And third, you’ll hear those lightning bolts of God’s word in the silence of prayer.  Often we fail to hear what God is saying to us because we won’t be quiet in prayer!  Have you ever tried to have a conversation with someone who is a “motor mouth”?  You can’t get in a word in the conversation because the other person won’t be quiet and listen!   I wonder if that’s how God feels when we pray to him: we do all the talking.  He probably asks, “When will Fr. John be quiet so I can say something??”  Don’t fill up your prayer time with just lightning bugs (your human words), let God’s lightning strike instead (listen to his divine words).

Please don’t misunderstand me today, I’m don’t mean to pick on the poor lightning bug.  He’s beautiful at night.  But I’ll always prefer the right word over the wrong word.  I’ll forever love God’s words over man’s words.  Look at it this way: if there were a showdown between lightning and the lightning bug, who would you put your money on?

Praised be Jesus Christ!

Blue Frills Tuxedo

Being able to laugh at ourselves

Isaiah 6:1-2

In the year King Uzziah died, I saw the Lord seated on a high and lofty throne, with the train of his garment filling the temple. Seraphim were stationed above; each of them had six wings: with two they veiled their faces, with two they veiled their feet, and with two they hovered aloft.

            Today I turn 45 years old, and if there’s anything I've learned in the last 4 and a half decades, it’s to be able to laugh at myself.  It’s like the Ella Wheeler Wilcox poem, “Laugh, and the world laughs with you; Weep, and you weep alone.”  Now, I couldn't always laugh at myself; I used to take myself far too seriously.  Do you know what I do when I start thinking I’m right and the rest of the world is wrong?  I pull out my 8th grade graduation picture from 1983.  I was adamant about wearing this baby blue tuxedo with these blue and white frills on the front.  Remember those?  The most hideous thing you've ever seen, but I thought I was hot stuff.  And I laugh at myself.  Then I ask myself: what are the “blue frills” in my life today?  In other words, what are the things that I think or I feel or I am convinced about that make me believe I'm hot stuff?  30 years from now I’ll look back and laugh at myself.  And I laugh at the metaphorical "blue frills" I still wear in 2014.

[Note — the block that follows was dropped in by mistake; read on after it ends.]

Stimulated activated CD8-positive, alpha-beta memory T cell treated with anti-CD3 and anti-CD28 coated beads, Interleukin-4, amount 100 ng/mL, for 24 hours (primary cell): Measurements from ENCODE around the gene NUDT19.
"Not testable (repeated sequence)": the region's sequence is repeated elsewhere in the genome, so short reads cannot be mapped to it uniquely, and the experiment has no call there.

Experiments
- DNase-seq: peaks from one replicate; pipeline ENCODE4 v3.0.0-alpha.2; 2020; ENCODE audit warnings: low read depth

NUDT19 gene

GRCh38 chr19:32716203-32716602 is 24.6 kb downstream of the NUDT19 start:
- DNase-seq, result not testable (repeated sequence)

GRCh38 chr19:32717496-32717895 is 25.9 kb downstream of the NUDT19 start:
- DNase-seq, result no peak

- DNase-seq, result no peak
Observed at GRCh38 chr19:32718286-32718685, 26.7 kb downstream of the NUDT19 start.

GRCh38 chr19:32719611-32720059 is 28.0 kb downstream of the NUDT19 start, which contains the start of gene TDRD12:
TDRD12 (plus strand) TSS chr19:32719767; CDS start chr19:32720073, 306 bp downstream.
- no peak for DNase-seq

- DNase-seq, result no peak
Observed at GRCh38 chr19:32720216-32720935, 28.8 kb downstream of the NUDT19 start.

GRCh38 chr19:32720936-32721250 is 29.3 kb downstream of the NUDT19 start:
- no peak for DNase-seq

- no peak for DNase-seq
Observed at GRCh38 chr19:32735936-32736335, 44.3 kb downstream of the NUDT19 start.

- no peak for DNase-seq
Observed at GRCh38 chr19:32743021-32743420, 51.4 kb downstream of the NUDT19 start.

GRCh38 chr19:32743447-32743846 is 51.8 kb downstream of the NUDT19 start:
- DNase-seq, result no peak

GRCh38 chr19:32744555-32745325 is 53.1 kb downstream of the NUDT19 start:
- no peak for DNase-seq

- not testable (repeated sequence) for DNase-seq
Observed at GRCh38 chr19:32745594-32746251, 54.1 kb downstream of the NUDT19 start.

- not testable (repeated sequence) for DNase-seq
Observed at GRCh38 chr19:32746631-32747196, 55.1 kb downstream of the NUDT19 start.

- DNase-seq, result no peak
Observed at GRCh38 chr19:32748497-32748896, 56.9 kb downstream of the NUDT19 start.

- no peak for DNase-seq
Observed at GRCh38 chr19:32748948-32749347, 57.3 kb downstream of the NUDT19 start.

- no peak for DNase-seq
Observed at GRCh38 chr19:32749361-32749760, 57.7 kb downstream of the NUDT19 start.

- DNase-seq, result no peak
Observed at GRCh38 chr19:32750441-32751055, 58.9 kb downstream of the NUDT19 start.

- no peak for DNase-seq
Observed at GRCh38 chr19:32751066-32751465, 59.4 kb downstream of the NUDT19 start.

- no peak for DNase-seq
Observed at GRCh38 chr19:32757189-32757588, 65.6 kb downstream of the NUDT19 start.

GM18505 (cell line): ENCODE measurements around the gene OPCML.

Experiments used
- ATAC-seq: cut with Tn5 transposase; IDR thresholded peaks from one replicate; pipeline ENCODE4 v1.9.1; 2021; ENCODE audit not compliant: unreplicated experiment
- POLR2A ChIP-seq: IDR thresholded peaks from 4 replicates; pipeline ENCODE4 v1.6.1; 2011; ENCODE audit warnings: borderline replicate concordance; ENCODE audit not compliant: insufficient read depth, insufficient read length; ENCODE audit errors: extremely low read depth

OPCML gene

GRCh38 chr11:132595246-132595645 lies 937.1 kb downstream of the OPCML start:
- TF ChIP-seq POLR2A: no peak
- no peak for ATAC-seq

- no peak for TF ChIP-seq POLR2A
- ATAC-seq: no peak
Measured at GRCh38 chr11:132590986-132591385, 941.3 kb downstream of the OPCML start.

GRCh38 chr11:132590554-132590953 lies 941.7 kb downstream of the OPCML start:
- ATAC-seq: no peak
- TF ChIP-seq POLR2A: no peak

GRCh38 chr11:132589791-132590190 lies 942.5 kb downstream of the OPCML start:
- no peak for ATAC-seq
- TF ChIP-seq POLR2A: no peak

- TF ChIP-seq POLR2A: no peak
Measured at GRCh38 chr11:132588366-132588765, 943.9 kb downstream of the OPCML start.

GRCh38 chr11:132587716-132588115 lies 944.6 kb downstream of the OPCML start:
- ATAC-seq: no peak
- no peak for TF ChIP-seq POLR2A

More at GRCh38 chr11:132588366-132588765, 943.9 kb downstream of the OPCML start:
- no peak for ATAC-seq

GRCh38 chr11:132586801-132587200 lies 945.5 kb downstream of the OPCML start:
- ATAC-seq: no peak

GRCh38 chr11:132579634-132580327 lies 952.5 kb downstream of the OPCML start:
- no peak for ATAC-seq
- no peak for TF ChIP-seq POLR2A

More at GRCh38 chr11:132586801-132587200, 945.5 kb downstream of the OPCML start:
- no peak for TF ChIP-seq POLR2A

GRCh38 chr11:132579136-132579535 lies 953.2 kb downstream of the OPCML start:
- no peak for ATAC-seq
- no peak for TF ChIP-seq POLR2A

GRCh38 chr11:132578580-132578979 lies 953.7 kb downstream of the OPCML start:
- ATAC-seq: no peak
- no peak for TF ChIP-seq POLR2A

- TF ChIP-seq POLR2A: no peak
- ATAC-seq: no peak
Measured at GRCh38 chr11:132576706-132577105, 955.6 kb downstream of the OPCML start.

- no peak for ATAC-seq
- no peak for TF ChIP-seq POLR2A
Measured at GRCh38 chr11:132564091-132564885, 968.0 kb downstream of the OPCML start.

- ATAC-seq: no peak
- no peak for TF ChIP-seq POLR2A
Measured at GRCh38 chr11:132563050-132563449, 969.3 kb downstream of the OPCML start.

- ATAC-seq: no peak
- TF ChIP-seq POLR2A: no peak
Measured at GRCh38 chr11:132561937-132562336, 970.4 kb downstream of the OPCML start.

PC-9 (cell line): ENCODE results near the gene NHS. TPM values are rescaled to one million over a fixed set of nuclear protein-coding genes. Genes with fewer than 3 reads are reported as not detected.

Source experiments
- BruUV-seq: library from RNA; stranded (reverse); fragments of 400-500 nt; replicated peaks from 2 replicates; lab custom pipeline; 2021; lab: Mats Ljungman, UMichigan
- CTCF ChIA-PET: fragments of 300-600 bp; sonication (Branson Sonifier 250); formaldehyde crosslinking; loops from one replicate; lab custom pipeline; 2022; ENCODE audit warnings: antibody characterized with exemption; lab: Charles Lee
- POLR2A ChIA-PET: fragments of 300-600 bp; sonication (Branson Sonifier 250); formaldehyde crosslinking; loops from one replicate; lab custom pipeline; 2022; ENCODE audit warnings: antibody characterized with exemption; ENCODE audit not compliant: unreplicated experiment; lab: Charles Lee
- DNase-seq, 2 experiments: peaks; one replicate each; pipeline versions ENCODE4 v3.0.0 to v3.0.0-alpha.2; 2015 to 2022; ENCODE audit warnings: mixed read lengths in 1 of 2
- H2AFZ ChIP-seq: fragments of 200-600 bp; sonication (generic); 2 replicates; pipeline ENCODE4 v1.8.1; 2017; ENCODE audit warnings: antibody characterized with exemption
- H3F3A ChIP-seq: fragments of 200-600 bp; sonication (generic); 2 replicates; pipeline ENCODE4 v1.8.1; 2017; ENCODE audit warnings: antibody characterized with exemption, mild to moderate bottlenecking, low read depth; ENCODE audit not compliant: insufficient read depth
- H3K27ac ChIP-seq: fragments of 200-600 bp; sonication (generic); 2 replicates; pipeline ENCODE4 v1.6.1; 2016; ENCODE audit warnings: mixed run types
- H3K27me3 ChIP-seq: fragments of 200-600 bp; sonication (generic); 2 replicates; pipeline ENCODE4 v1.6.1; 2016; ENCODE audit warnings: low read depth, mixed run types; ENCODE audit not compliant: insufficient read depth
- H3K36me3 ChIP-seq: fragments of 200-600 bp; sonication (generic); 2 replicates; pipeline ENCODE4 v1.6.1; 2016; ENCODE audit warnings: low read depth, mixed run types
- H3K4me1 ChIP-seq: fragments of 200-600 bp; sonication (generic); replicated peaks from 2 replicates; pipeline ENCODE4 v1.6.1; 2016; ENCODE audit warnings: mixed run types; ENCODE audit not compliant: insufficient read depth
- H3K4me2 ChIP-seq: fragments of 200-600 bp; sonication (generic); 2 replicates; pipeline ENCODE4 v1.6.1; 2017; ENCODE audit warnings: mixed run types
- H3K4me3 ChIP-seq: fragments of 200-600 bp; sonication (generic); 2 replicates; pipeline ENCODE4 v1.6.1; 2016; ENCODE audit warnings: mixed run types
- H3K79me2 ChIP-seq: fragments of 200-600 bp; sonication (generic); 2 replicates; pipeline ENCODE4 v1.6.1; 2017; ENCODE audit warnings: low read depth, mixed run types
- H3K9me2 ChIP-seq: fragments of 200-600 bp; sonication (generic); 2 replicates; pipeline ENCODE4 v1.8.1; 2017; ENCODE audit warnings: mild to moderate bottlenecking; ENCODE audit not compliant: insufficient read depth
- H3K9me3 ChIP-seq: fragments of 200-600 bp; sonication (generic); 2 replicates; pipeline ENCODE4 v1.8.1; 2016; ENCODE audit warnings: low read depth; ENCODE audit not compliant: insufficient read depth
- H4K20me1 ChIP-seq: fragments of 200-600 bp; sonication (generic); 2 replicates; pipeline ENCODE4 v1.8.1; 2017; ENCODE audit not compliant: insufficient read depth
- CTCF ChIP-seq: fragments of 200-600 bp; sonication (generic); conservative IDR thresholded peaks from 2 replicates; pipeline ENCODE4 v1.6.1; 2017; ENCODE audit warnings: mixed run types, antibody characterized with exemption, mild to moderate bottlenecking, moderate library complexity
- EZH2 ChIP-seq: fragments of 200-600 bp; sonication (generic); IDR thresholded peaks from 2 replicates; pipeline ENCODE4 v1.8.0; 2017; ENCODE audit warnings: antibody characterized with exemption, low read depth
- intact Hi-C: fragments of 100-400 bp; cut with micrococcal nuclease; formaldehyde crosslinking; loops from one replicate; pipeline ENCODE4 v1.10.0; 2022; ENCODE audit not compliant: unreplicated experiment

The first reading today is from Isaiah 6, and describes the great vocation of Isaiah as a prophet.  But right in the middle of this dramatic scene is a little humor.  The seraphic angels – the highest and mightiest of all angels – use their wings to cover their faces, their feet and to hover aloft.  That scene always makes me think of those 3 wise monkey who with their hands cover their eyes, their ears and their mouths.  To me, those angels and monkey mean one thing: don’t take myself too seriously.  That is, don’t put too much stock in what I see, and what I hear, and what I think and what I feel.  God alone is thrice holy, and in comparison to him, my thoughts and feelings are about as serious as blue frills on a graduation tuxedo.

            For the longest time my favorite Shakespearean plays were always the sober and somber ones, like Othello, and Hamlet, King Lear and Romeo and Juliet.  Those characters takes themselves so seriously and their lives are so tragic.  Gravitas.  And to be sure there is a lot of truth in those plays.  But now I’m learning to appreciate the comedies, too, like Midsummer Night’s Dream and As You Like It, and especially Much Ado About Nothing.  In these plays, all the people and plot and purpose are about as serious as blue frills on a tuxedo.  All those characters learn to laugh at themselves, and Shakespeare invites us to do the same.